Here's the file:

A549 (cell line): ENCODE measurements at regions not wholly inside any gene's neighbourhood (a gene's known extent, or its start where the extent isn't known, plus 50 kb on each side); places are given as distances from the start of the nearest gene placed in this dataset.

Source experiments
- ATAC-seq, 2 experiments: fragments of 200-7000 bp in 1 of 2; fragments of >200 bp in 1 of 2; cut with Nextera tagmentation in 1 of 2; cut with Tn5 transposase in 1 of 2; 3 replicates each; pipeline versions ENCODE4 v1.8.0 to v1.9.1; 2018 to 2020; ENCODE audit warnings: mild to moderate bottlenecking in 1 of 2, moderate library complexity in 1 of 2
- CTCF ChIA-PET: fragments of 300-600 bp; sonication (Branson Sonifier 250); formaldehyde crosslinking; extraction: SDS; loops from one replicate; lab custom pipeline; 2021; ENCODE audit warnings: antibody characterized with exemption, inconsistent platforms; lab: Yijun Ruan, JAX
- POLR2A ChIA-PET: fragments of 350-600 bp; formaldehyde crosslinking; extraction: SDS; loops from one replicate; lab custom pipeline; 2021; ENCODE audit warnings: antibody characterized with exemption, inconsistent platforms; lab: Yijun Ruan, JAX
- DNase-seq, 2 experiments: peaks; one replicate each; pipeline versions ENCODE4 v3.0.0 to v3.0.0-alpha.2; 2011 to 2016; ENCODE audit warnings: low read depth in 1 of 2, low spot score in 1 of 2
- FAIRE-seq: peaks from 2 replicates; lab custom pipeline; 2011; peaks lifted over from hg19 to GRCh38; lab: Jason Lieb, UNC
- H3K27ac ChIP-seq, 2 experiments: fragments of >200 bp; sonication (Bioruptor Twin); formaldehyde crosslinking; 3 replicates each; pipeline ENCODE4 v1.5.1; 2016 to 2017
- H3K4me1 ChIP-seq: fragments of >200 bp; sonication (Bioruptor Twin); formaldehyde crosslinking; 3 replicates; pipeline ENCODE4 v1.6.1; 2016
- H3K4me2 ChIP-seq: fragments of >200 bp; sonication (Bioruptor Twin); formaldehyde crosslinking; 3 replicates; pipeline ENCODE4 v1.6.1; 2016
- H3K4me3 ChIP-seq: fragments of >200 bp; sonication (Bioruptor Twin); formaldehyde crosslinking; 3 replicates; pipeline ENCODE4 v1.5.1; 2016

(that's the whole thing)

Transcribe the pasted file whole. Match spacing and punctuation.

A549 (cell line): ENCODE measurements at regions not wholly inside any gene's neighbourhood (a gene's known extent, or its start where the extent isn't known, plus 50 kb on each side); places are given as distances from the start of the nearest gene placed in this dataset.

Source experiments
- ATAC-seq, 2 experiments: fragments of 200-7000 bp in 1 of 2; fragments of >200 bp in 1 of 2; cut with Nextera tagmentation in 1 of 2; cut with Tn5 transposase in 1 of 2; 3 replicates each; pipeline versions ENCODE4 v1.8.0 to v1.9.1; 2018 to 2020; ENCODE audit warnings: mild to moderate bottlenecking in 1 of 2, moderate library complexity in 1 of 2
- CTCF ChIA-PET: fragments of 300-600 bp; sonication (Branson Sonifier 250); formaldehyde crosslinking; extraction: SDS; loops from one replicate; lab custom pipeline; 2021; ENCODE audit warnings: antibody characterized with exemption, inconsistent platforms; lab: Yijun Ruan, JAX
- POLR2A ChIA-PET: fragments of 350-600 bp; formaldehyde crosslinking; extraction: SDS; loops from one replicate; lab custom pipeline; 2021; ENCODE audit warnings: antibody characterized with exemption, inconsistent platforms; lab: Yijun Ruan, JAX
- DNase-seq, 2 experiments: peaks; one replicate each; pipeline versions ENCODE4 v3.0.0 to v3.0.0-alpha.2; 2011 to 2016; ENCODE audit warnings: low read depth in 1 of 2, low spot score in 1 of 2
- FAIRE-seq: peaks from 2 replicates; lab custom pipeline; 2011; peaks lifted over from hg19 to GRCh38; lab: Jason Lieb, UNC
- H3K27ac ChIP-seq, 2 experiments: fragments of >200 bp; sonication (Bioruptor Twin); formaldehyde crosslinking; 3 replicates each; pipeline ENCODE4 v1.5.1; 2016 to 2017
- H3K4me1 ChIP-seq: fragments of >200 bp; sonication (Bioruptor Twin); formaldehyde crosslinking; 3 replicates; pipeline ENCODE4 v1.6.1; 2016
- H3K4me2 ChIP-seq: fragments of >200 bp; sonication (Bioruptor Twin); formaldehyde crosslinking; 3 replicates; pipeline ENCODE4 v1.6.1; 2016
- H3K4me3 ChIP-seq: fragments of >200 bp; sonication (Bioruptor Twin); formaldehyde crosslinking; 3 replicates; pipeline ENCODE4 v1.5.1; 2016